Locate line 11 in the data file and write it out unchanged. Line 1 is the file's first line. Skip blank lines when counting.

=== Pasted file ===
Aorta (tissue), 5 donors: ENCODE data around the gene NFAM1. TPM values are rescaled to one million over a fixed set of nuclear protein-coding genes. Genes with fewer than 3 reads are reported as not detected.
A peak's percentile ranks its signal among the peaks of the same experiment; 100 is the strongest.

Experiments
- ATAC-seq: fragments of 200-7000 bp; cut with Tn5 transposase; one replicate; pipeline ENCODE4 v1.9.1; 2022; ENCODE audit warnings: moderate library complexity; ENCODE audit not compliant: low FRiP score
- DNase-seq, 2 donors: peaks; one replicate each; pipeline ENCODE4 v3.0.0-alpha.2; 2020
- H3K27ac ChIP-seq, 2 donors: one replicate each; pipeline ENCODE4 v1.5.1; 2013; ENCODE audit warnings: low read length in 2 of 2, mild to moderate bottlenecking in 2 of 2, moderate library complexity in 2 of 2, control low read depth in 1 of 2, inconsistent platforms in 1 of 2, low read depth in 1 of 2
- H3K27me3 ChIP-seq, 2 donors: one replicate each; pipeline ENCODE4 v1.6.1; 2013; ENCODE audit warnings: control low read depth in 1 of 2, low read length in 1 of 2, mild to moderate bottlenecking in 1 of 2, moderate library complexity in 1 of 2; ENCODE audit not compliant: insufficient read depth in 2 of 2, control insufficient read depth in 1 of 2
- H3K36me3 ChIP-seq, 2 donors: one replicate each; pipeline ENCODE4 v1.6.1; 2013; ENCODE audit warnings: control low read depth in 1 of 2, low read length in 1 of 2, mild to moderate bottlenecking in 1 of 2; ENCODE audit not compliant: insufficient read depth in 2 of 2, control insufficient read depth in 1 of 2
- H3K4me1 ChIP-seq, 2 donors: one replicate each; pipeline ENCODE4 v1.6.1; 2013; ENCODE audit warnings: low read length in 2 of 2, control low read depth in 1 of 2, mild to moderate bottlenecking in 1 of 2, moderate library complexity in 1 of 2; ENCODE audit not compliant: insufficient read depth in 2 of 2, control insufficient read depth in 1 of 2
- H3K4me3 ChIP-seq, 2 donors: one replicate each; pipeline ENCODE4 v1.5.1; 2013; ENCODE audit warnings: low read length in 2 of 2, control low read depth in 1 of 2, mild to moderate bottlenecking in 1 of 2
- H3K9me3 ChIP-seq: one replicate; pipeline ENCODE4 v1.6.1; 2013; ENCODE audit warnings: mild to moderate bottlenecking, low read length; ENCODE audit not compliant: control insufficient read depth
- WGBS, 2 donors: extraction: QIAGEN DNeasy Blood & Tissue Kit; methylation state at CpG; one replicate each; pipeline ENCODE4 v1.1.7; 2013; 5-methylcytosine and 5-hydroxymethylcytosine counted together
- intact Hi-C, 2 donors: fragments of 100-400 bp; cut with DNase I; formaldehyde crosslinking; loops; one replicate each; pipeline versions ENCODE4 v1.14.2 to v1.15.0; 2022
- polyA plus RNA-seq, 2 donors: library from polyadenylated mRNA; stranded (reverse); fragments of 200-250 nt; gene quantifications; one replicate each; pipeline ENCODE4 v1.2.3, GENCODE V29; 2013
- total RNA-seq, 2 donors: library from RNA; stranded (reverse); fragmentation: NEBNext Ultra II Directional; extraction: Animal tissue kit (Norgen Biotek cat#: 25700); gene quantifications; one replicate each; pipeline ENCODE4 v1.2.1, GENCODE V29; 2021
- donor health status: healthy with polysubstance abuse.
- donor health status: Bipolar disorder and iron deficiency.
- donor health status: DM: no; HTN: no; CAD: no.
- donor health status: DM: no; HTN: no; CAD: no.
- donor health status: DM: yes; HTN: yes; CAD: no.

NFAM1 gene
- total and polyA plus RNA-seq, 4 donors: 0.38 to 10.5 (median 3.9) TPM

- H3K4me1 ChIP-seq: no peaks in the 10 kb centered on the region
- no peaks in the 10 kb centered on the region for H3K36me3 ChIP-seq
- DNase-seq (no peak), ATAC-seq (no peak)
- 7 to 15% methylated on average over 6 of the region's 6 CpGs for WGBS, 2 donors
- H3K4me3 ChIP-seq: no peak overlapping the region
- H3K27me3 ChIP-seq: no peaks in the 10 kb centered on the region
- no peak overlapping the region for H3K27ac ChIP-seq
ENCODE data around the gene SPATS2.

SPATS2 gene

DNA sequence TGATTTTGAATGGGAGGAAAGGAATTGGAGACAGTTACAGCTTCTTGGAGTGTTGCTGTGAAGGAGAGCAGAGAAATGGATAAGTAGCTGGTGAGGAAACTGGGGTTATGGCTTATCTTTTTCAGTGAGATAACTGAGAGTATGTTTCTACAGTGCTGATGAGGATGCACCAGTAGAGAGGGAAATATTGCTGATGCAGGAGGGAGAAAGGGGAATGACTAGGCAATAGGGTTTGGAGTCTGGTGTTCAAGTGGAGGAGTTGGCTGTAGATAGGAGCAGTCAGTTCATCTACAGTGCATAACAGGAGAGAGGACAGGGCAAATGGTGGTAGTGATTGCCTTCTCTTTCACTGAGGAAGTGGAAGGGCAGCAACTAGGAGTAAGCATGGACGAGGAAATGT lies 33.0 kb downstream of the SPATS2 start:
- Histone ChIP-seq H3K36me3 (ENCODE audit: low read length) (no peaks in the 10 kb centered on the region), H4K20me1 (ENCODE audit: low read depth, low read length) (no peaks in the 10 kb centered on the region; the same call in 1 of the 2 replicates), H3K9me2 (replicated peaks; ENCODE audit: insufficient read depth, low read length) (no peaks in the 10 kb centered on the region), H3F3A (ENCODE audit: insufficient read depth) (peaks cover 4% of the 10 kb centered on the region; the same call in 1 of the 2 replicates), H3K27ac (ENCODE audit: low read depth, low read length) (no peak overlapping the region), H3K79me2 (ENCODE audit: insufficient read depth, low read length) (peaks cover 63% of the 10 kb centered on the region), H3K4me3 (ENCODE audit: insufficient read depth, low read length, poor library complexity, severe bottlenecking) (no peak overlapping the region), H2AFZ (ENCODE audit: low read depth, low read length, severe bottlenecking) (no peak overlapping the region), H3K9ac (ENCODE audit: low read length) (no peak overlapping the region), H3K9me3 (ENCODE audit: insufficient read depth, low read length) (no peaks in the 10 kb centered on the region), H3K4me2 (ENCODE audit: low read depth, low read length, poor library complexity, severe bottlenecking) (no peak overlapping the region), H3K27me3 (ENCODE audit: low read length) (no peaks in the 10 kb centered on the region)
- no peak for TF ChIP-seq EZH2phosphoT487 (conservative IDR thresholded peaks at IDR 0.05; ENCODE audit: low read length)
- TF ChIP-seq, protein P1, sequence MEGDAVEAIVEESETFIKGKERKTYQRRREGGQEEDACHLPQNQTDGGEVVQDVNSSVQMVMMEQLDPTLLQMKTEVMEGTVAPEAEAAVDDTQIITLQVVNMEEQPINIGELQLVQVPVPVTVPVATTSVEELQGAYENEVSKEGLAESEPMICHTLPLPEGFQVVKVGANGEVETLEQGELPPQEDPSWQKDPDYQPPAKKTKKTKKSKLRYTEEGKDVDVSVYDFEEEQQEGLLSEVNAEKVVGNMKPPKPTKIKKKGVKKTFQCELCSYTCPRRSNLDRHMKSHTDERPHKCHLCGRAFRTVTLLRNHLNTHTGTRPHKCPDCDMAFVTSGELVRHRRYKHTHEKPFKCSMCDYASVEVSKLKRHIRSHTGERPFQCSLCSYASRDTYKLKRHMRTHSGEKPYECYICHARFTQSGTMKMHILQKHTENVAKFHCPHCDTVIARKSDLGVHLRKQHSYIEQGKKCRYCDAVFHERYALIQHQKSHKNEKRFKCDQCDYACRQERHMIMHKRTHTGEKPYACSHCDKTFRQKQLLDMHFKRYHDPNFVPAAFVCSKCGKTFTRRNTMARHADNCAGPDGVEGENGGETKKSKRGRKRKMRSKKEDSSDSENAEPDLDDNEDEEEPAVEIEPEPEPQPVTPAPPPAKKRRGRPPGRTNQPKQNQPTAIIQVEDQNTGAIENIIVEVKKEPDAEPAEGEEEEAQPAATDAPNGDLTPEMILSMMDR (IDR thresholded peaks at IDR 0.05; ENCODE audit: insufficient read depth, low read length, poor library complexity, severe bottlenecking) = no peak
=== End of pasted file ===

- H3K9me3 ChIP-seq: one replicate; pipeline ENCODE4 v1.6.1; 2013; ENCODE audit warnings: mild to moderate bottlenecking, low read length; ENCODE audit not compliant: control insufficient read depth